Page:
_______________________________________________________________

Need help? Help us help you.

Read the article at http://www.sqlservercentral.com/articles/Best+Practices/61537/ for best practices on asking questions.

Need to split a string? Try Jeff Moden's splitter.

Cross Tabs and Pivots, Part 1 – Converting Rows to Columns
Cross Tabs and Pivots, Part 2 - Dynamic Cross Tabs
Understanding and Using APPLY (Part 1)
Understanding and Using APPLY (Part 2)
charles99
charles99
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Group: General Forum Members
Points: 9 Visits: 175
I see ... I wish I were still a student. The pros are making me nervous asking my next "real-world" question on this site again! Smile
Sean Lange
Sean Lange
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Group: General Forum Members
Points: 16671 Visits: 17030
charles99 (3/20/2013)
I see ... I wish I were still a student. The pros are making me nervous asking my next "real-world" question on this site again! Smile


Don't worry about it. There was something in the way you had worded your post that made it sound as though it might be a homework type question. Ask away, somebody will come along and help.

_______________________________________________________________

Need help? Help us help you.

Read the article at http://www.sqlservercentral.com/articles/Best+Practices/61537/ for best practices on asking questions.

Need to split a string? Try Jeff Moden's splitter.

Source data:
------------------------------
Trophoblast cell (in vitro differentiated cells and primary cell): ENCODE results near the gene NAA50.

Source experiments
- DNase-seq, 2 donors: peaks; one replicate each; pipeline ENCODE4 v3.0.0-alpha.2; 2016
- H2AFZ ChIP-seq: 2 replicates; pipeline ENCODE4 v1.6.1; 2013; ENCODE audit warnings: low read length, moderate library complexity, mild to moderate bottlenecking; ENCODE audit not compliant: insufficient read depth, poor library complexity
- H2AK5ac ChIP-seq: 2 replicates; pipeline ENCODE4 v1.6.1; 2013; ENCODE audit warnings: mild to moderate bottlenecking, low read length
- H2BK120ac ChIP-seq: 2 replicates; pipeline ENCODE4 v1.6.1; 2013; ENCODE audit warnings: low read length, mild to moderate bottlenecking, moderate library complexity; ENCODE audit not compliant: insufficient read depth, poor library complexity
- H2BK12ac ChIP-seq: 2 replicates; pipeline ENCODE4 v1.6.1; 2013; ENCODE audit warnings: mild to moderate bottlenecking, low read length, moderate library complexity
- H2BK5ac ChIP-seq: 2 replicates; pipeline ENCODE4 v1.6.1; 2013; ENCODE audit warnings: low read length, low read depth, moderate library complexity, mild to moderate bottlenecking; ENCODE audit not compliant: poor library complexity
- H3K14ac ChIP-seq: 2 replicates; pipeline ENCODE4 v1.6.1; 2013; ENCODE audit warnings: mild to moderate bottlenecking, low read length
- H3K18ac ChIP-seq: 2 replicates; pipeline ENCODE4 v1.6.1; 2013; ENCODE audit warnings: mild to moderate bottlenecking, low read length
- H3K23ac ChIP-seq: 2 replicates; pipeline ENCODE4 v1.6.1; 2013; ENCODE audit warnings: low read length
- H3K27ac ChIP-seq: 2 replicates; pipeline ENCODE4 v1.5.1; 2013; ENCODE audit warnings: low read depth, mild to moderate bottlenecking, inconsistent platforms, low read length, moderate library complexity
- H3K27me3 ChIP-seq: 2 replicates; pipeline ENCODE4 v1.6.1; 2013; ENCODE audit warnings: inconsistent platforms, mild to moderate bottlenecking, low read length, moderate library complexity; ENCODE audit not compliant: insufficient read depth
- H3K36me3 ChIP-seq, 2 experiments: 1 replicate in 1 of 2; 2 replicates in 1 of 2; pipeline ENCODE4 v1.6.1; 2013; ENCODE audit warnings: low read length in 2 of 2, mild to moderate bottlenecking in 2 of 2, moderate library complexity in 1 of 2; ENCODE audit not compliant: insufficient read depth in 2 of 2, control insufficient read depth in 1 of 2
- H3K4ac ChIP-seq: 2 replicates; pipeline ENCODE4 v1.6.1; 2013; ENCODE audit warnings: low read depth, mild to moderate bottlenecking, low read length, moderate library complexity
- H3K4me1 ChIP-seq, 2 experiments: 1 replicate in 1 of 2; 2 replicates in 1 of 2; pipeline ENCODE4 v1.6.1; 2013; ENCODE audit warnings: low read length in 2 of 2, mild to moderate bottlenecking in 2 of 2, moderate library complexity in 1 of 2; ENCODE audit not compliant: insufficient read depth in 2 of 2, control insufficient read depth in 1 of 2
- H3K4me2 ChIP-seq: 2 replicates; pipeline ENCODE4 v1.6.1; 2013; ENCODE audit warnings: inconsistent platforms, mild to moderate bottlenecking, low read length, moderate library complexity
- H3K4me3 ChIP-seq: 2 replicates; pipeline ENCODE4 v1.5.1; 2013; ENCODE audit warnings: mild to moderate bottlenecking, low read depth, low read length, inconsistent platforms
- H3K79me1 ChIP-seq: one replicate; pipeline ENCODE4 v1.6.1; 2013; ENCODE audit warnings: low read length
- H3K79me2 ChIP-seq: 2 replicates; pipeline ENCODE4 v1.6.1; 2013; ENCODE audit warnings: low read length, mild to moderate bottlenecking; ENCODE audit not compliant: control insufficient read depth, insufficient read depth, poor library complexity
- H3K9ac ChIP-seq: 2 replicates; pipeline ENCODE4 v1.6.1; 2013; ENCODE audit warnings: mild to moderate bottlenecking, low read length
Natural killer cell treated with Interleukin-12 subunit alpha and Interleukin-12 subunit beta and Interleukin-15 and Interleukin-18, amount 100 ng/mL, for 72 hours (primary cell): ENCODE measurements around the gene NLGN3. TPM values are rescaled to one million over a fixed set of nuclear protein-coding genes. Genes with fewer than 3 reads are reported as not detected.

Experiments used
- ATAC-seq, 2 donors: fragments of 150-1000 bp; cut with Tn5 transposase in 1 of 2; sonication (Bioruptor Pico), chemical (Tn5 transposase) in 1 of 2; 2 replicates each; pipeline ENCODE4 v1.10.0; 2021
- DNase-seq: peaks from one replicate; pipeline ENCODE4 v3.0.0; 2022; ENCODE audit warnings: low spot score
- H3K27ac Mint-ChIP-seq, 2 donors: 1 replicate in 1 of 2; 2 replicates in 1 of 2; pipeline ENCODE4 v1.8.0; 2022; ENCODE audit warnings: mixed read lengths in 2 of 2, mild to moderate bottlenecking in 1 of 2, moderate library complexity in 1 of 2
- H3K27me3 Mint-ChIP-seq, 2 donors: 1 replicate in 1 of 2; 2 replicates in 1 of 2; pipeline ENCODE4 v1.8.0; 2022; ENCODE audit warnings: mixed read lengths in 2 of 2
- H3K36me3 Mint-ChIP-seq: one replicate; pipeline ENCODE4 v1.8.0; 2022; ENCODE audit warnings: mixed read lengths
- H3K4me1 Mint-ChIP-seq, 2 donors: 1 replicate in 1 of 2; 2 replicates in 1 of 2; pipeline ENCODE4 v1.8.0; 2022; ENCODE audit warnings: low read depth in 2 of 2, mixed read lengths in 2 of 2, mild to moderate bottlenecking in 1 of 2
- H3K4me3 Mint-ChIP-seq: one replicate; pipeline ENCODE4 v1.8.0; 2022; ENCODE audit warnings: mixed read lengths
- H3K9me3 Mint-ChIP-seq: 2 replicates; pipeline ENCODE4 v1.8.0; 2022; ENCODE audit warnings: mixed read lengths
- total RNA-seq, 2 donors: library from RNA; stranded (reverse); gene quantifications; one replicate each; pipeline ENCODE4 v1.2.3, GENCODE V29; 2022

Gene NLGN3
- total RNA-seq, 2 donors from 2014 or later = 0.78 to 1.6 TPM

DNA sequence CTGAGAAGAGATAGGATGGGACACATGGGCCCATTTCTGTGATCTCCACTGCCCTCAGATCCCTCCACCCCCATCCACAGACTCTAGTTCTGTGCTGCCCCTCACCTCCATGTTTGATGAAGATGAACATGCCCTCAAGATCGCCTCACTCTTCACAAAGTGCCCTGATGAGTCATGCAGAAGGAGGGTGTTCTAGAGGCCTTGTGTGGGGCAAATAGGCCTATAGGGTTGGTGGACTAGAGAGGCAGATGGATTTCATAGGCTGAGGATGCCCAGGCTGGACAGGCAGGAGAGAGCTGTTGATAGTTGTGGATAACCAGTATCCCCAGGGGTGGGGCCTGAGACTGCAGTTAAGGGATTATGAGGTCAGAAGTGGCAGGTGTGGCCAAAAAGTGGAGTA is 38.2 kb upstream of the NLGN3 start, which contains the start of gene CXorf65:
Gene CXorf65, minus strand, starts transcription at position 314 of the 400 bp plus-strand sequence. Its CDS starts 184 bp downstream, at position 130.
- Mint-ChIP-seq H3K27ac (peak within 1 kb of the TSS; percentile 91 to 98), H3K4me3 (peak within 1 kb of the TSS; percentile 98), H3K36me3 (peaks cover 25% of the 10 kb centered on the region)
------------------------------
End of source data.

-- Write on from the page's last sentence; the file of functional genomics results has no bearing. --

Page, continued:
Cross Tabs and Pivots, Part 1 – Converting Rows to Columns
Cross Tabs and Pivots, Part 2 - Dynamic Cross Tabs
Understanding and Using APPLY (Part 1)
Understanding and Using APPLY (Part 2)
Lynn Pettis
Lynn Pettis
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charles99 (3/20/2013)
I see ... I wish I were still a student. The pros are making me nervous asking my next "real-world" question on this site again! Smile


The question you asked has properties very similar to several questions asked by others, so it really is just the pattern that set off a "possible homework" alarm. We are more than willing to help. If we know it is homework, we tend to take a more hands off approach (or at least try to) and try to guide instead just answering the question.

We want people to understand what they are doing. For real world questions, we'll answer than normal work backward on the understanding side because you are still the one who will get the call at 3:30 in the morning when things break, not us.

Cool
Lynn Pettis

For better assistance in answering your questions, click here
For tips to get better help with Performance Problems, click here
For Running Totals and its variations, click here or when working with partitioned tables
For more about Tally Tables, click here
For more about Cross Tabs and Pivots, click here and here
Managing Transaction Logs

SQL Musings from the Desert Fountain Valley SQL (My Mirror Blog)